The Guatemalan highlands are dense in forestation, fierce in terrain and inhospitable in climate. This is the main reason the area is, and always has been, sparsely populated. Yet their geographic location, geologic disposition and topographic makeup contributed a hindrance to the natural trade routes among the region's earliest inhabitants. Trade being as important as it is to human civilizations, it is not surprising that the area eventually became sedentary refuge for Mesoamerican indigenous people.
Among those people were the Ixil Maya who settled in the high Cuchumatanes mountains. While the Maya Empire around them was flourishing, they remained among the most isolated peoples in the Americas. Their situation remains largely unchanged today in the area known as the Ixil Triangle formed by the small towns of Santa Maria Nebaj, San Juan Cotzal, and San Gaspar Chajul. This isolation has kept their culture intact to a relatively large extent. Most Ixil people in this Triangle still speak the Ixil language and many still do not speak Spanish — centuries after the Spanish first arrived there.
In the 1970s their refuge became appealing to other Guatemalans for the same reasons that have kept it isolated. Guatemala was undergoing a civil war at that time and one of the main anti-government groups — the Ejército Guerrillero de los Pobres (Guerrilla Army of the Poor) — recognized the beneficial, strategic role that such an isolated area could play. They used it as an operational base.
What followed ranges from documented, historical fact to speculation that may never be proven or disproven. There should be no doubt, though, that while some Ixil would likely have been sympathetic to the army's cause, most would have been more concerned with basic survival. They had already survived for hundreds of years in the region. The military government at the time was suspicious of all the local Ixil people, many of whom were killed while others remain unaccounted for to this day. Just last July the remains of 31 Ixil, killed at the height of the civil war, were buried in the Triangle. Only 8 of those could be positively identified using the latest techniques of forensic science. Former Guatemalan dictator José Efraín Ríos Montt was found guilty of this and similar genocides two years ago. That verdict was immediately overturned and the re-trial was scheduled to start at the beginning of this year. It has been delayed — likely for months or longer — and is becoming as much of a circus as the war crimes tribunal recently did in Cambodia against the remaining Khmer Rouge leaders.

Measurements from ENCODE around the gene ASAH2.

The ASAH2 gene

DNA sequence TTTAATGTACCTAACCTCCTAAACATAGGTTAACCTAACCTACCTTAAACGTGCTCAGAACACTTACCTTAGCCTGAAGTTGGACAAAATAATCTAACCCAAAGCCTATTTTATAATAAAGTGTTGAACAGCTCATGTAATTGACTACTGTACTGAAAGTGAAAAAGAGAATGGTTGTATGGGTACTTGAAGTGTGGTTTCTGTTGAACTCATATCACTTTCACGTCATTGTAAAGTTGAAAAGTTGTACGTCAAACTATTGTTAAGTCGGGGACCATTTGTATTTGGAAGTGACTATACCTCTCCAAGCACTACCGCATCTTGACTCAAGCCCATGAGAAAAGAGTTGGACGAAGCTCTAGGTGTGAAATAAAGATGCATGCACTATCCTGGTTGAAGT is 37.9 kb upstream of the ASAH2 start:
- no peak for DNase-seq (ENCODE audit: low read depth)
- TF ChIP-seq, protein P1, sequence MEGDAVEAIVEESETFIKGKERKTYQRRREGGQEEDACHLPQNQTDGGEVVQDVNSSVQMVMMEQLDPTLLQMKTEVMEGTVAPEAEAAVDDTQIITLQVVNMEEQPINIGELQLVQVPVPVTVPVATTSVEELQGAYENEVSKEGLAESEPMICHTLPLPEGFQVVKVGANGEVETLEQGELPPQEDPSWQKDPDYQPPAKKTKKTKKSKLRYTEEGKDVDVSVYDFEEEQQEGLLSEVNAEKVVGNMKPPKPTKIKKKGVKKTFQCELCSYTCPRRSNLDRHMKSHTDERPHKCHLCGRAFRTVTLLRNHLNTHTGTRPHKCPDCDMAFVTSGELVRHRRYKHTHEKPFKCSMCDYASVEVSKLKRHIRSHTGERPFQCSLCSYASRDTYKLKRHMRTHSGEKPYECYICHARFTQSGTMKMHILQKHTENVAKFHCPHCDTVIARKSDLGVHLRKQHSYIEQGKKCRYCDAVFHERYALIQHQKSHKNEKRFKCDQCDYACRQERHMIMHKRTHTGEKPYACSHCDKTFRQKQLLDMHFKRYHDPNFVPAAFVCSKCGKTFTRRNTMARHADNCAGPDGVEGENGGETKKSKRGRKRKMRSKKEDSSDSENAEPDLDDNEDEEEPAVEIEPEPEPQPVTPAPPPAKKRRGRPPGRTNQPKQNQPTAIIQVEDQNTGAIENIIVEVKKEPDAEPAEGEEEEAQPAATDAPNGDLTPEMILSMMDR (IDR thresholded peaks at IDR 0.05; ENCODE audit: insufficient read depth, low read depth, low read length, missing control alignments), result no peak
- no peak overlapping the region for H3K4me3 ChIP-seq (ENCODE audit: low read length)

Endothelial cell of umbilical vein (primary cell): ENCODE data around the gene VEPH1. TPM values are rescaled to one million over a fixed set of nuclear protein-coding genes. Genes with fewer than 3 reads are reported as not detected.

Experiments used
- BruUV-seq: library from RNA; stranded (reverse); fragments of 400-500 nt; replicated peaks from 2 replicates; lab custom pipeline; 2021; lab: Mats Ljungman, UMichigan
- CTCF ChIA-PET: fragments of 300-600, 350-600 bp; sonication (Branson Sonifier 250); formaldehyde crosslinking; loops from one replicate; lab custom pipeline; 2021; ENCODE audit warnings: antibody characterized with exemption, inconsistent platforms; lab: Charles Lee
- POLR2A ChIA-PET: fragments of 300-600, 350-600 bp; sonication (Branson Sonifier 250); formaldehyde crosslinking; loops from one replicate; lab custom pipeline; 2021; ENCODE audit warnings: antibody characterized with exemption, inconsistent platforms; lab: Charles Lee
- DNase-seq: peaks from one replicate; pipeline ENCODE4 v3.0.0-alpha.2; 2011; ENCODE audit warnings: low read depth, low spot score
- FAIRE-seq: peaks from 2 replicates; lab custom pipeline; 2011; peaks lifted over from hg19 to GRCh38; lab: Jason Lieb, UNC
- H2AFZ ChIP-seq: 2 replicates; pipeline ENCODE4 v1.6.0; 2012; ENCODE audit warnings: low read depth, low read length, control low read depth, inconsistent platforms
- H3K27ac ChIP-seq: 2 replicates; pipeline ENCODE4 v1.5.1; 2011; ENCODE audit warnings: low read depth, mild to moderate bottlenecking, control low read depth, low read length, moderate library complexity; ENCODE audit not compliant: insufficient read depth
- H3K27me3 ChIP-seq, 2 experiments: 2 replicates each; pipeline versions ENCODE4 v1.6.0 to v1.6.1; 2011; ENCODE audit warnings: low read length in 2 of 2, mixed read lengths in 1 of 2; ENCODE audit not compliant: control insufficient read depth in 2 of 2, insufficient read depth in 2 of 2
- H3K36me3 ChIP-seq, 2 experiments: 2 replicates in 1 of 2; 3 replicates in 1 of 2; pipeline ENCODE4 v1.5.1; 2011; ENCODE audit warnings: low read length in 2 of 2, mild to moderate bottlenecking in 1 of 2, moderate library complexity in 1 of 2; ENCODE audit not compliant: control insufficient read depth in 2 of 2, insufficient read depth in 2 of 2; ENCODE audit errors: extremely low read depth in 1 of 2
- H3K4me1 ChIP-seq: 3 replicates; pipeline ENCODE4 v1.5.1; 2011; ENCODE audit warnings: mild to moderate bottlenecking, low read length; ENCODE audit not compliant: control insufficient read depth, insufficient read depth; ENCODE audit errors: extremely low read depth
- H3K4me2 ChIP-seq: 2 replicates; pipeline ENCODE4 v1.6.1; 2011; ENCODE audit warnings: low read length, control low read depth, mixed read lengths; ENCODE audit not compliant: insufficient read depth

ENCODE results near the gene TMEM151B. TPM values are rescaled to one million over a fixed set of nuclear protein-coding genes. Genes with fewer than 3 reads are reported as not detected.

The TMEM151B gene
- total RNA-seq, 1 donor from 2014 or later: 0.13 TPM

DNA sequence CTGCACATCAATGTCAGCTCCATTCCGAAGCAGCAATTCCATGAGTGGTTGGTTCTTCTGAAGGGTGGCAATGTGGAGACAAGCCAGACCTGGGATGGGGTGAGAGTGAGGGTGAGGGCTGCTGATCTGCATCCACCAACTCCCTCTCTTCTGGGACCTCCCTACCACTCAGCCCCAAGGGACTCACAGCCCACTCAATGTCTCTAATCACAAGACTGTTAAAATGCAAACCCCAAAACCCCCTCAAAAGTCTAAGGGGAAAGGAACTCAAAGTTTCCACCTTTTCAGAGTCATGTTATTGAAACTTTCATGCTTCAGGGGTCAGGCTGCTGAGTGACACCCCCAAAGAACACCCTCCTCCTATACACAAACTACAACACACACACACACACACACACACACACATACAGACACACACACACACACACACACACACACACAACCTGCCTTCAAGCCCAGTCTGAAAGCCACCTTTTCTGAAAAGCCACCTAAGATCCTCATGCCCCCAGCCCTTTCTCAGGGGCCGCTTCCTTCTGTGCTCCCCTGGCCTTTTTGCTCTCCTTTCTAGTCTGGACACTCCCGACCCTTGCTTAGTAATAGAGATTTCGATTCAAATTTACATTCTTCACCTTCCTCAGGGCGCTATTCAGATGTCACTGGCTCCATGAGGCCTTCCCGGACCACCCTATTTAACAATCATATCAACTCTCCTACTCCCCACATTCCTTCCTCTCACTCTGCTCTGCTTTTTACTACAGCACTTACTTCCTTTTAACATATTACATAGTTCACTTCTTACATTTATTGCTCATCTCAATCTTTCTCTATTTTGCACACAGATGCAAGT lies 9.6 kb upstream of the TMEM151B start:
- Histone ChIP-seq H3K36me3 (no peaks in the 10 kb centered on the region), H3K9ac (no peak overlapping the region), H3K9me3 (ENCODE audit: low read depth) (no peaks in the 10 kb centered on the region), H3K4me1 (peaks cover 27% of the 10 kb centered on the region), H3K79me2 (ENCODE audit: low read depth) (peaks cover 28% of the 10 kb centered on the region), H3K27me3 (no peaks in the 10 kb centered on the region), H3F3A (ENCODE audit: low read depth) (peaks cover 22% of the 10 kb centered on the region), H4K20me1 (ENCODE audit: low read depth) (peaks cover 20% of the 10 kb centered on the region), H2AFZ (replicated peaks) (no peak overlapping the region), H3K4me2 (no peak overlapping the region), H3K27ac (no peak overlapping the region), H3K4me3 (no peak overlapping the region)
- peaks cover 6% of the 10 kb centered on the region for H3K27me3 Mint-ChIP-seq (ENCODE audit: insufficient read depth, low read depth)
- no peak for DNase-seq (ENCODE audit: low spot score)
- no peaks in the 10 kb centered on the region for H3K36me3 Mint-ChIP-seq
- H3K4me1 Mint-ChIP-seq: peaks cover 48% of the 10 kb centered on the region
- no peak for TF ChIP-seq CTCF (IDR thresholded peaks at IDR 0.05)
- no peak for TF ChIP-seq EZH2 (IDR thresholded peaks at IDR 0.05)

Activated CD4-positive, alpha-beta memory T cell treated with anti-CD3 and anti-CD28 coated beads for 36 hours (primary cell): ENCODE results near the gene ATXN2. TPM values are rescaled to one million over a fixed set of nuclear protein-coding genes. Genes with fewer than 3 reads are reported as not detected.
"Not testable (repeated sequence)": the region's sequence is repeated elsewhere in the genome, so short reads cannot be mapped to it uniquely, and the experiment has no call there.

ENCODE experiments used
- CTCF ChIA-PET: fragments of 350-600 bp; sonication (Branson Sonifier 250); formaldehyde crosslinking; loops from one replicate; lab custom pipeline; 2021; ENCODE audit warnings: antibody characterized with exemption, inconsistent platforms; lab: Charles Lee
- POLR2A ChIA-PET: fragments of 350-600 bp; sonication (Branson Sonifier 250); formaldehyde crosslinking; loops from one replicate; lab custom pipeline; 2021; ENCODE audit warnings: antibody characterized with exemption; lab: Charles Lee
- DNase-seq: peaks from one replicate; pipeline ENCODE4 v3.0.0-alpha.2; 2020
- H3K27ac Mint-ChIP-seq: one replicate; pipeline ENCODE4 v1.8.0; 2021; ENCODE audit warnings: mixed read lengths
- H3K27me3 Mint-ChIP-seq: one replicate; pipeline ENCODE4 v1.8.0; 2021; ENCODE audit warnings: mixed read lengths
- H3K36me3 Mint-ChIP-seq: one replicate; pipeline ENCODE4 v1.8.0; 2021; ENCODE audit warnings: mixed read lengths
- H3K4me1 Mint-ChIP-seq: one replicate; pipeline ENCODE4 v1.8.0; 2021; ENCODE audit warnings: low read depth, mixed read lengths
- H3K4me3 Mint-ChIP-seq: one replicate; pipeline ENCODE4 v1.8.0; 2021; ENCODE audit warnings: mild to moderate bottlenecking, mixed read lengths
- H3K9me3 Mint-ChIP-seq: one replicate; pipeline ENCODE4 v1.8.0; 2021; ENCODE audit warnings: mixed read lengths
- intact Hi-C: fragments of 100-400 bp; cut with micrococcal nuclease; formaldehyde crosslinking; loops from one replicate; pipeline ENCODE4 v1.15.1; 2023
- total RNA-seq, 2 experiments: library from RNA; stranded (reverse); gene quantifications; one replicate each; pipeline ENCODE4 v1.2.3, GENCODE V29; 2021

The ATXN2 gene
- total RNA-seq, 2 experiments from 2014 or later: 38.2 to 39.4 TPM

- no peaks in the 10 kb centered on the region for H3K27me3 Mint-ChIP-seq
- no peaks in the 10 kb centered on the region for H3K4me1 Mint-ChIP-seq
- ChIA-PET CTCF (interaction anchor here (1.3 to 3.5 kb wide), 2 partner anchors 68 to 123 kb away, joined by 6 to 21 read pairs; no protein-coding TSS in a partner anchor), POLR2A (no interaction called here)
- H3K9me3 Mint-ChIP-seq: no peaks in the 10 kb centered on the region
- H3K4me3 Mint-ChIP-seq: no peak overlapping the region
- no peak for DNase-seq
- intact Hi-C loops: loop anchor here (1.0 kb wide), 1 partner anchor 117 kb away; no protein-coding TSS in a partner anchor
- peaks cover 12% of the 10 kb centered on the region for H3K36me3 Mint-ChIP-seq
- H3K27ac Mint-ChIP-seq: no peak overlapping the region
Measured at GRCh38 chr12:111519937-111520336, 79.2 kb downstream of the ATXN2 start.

I was recently in the Ixil Triangle for a few days. In San Gaspar Chajul I ate lunch at one of the most basic eateries I've ever been in. This young woman was gracious enough to allow me to take a few photographs as she prepared the food I would be eating that day. I chose not to ask her about the Ríos Montt trial out of fear that my questions might upset her. Instead I chose to give her a voice.
All over the world there are people who just want to live their daily life, survive and avoid getting caught in the political crossfire in which they inadvertently find themselves. Increasingly we live in a world where our political "leaders" make that impossible.
The Ixil Maya are featured in our documentary, Ancient and Modern Mayan Peoples.
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